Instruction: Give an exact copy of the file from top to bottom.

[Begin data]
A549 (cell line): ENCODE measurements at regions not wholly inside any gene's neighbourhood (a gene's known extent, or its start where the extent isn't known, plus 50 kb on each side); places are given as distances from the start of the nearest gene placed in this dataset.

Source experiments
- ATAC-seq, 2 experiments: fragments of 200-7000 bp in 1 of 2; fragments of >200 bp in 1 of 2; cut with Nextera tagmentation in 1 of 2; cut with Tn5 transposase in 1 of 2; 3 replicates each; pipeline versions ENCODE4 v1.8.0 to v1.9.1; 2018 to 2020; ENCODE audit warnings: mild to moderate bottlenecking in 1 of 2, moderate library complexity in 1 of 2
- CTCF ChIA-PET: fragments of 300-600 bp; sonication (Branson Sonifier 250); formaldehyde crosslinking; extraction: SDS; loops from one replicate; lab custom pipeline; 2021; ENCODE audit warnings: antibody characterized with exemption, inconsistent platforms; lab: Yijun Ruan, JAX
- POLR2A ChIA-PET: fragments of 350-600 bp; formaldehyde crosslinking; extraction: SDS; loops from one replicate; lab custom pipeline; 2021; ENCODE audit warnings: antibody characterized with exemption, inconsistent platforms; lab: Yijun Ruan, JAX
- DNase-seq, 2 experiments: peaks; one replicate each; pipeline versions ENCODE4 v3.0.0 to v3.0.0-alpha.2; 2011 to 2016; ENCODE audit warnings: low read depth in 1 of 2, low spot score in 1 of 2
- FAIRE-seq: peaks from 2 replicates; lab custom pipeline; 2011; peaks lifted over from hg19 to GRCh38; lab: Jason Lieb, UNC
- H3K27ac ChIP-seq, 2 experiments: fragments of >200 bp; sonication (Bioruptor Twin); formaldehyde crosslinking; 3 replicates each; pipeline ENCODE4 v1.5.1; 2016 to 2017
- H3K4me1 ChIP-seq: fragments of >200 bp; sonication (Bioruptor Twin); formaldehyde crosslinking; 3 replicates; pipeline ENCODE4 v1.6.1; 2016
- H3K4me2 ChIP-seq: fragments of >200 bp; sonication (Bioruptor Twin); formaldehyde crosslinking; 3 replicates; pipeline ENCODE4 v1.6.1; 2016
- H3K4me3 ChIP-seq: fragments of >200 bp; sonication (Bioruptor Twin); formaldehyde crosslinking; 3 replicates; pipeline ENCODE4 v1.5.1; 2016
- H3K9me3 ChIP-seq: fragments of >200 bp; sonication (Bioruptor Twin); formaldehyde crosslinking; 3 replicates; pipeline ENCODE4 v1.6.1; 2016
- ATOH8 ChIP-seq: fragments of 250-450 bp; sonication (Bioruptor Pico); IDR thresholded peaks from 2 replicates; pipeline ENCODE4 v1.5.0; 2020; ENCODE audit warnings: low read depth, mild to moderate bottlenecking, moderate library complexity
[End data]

A549 (cell line): ENCODE measurements at regions not wholly inside any gene's neighbourhood (a gene's known extent, or its start where the extent isn't known, plus 50 kb on each side); places are given as distances from the start of the nearest gene placed in this dataset.

Source experiments
- ATAC-seq, 2 experiments: fragments of 200-7000 bp in 1 of 2; fragments of >200 bp in 1 of 2; cut with Nextera tagmentation in 1 of 2; cut with Tn5 transposase in 1 of 2; 3 replicates each; pipeline versions ENCODE4 v1.8.0 to v1.9.1; 2018 to 2020; ENCODE audit warnings: mild to moderate bottlenecking in 1 of 2, moderate library complexity in 1 of 2
- CTCF ChIA-PET: fragments of 300-600 bp; sonication (Branson Sonifier 250); formaldehyde crosslinking; extraction: SDS; loops from one replicate; lab custom pipeline; 2021; ENCODE audit warnings: antibody characterized with exemption, inconsistent platforms; lab: Yijun Ruan, JAX
- POLR2A ChIA-PET: fragments of 350-600 bp; formaldehyde crosslinking; extraction: SDS; loops from one replicate; lab custom pipeline; 2021; ENCODE audit warnings: antibody characterized with exemption, inconsistent platforms; lab: Yijun Ruan, JAX
- DNase-seq, 2 experiments: peaks; one replicate each; pipeline versions ENCODE4 v3.0.0 to v3.0.0-alpha.2; 2011 to 2016; ENCODE audit warnings: low read depth in 1 of 2, low spot score in 1 of 2
- FAIRE-seq: peaks from 2 replicates; lab custom pipeline; 2011; peaks lifted over from hg19 to GRCh38; lab: Jason Lieb, UNC
- H3K27ac ChIP-seq, 2 experiments: fragments of >200 bp; sonication (Bioruptor Twin); formaldehyde crosslinking; 3 replicates each; pipeline ENCODE4 v1.5.1; 2016 to 2017
- H3K4me1 ChIP-seq: fragments of >200 bp; sonication (Bioruptor Twin); formaldehyde crosslinking; 3 replicates; pipeline ENCODE4 v1.6.1; 2016
- H3K4me2 ChIP-seq: fragments of >200 bp; sonication (Bioruptor Twin); formaldehyde crosslinking; 3 replicates; pipeline ENCODE4 v1.6.1; 2016
- H3K4me3 ChIP-seq: fragments of >200 bp; sonication (Bioruptor Twin); formaldehyde crosslinking; 3 replicates; pipeline ENCODE4 v1.5.1; 2016
- H3K9me3 ChIP-seq: fragments of >200 bp; sonication (Bioruptor Twin); formaldehyde crosslinking; 3 replicates; pipeline ENCODE4 v1.6.1; 2016
- ATOH8 ChIP-seq: fragments of 250-450 bp; sonication (Bioruptor Pico); IDR thresholded peaks from 2 replicates; pipeline ENCODE4 v1.5.0; 2020; ENCODE audit warnings: low read depth, mild to moderate bottlenecking, moderate library complexity